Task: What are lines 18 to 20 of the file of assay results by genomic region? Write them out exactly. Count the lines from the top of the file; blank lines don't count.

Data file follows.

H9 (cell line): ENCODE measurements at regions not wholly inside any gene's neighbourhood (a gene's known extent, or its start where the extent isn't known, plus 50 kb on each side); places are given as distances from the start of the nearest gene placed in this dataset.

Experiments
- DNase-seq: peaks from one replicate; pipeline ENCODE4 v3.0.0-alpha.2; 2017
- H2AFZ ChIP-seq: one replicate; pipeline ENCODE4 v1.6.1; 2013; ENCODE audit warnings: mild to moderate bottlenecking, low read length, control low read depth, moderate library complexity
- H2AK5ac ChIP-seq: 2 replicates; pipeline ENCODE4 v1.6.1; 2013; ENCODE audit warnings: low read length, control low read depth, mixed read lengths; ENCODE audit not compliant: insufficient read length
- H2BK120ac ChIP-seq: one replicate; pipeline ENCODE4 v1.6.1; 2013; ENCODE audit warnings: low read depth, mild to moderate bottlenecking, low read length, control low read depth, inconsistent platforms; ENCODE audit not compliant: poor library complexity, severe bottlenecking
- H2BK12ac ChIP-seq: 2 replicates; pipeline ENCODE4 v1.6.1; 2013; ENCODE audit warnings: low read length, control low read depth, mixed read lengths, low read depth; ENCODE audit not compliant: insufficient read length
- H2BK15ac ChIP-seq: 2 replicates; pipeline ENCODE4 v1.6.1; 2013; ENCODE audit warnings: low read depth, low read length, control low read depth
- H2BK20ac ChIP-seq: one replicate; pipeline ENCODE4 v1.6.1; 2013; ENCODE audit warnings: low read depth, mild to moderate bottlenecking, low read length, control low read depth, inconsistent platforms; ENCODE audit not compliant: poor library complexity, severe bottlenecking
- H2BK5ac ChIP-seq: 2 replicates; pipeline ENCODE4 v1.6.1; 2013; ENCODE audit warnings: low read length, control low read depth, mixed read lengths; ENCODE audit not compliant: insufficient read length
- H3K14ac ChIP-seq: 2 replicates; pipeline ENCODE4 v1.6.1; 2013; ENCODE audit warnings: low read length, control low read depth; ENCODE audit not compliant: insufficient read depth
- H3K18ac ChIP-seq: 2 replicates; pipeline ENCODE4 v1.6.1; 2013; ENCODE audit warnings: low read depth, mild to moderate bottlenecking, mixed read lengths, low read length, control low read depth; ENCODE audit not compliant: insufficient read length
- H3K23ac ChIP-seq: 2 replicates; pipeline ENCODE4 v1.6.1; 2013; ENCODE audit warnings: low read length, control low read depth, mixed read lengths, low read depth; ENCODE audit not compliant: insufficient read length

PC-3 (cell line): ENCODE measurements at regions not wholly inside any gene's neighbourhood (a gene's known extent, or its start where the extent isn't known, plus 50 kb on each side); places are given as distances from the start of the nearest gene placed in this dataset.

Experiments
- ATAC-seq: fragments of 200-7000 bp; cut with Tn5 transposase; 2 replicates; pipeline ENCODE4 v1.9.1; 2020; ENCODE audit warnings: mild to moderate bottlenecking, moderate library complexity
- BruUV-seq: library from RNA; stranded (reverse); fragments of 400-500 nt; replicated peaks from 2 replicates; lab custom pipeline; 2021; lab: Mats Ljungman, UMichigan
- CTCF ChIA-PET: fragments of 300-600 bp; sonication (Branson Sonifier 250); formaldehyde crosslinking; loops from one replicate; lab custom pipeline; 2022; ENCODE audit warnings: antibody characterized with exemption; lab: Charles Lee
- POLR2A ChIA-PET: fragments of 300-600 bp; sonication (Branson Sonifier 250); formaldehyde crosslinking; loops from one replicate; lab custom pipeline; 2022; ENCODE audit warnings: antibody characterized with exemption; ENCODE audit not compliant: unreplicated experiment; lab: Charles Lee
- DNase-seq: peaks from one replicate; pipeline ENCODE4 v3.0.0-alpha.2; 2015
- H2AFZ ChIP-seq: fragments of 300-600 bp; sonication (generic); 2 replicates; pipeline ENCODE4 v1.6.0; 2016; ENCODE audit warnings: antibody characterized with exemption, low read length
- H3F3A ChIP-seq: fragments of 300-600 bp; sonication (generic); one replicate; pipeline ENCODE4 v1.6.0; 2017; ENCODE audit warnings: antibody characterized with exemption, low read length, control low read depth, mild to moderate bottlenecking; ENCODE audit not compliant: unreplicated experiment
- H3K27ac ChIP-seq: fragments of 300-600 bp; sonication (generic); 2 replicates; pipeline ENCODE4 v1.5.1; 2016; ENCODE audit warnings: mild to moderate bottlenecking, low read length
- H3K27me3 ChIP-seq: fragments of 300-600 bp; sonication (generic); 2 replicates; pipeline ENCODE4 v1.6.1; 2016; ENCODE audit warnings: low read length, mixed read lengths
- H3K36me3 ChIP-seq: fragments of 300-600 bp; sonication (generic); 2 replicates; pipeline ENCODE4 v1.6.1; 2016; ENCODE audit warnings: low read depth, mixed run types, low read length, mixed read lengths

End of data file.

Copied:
- CTCF ChIA-PET: fragments of 300-600 bp; sonication (Branson Sonifier 250); formaldehyde crosslinking; loops from one replicate; lab custom pipeline; 2022; ENCODE audit warnings: antibody characterized with exemption; lab: Charles Lee
- POLR2A ChIA-PET: fragments of 300-600 bp; sonication (Branson Sonifier 250); formaldehyde crosslinking; loops from one replicate; lab custom pipeline; 2022; ENCODE audit warnings: antibody characterized with exemption; ENCODE audit not compliant: unreplicated experiment; lab: Charles Lee
- DNase-seq: peaks from one replicate; pipeline ENCODE4 v3.0.0-alpha.2; 2015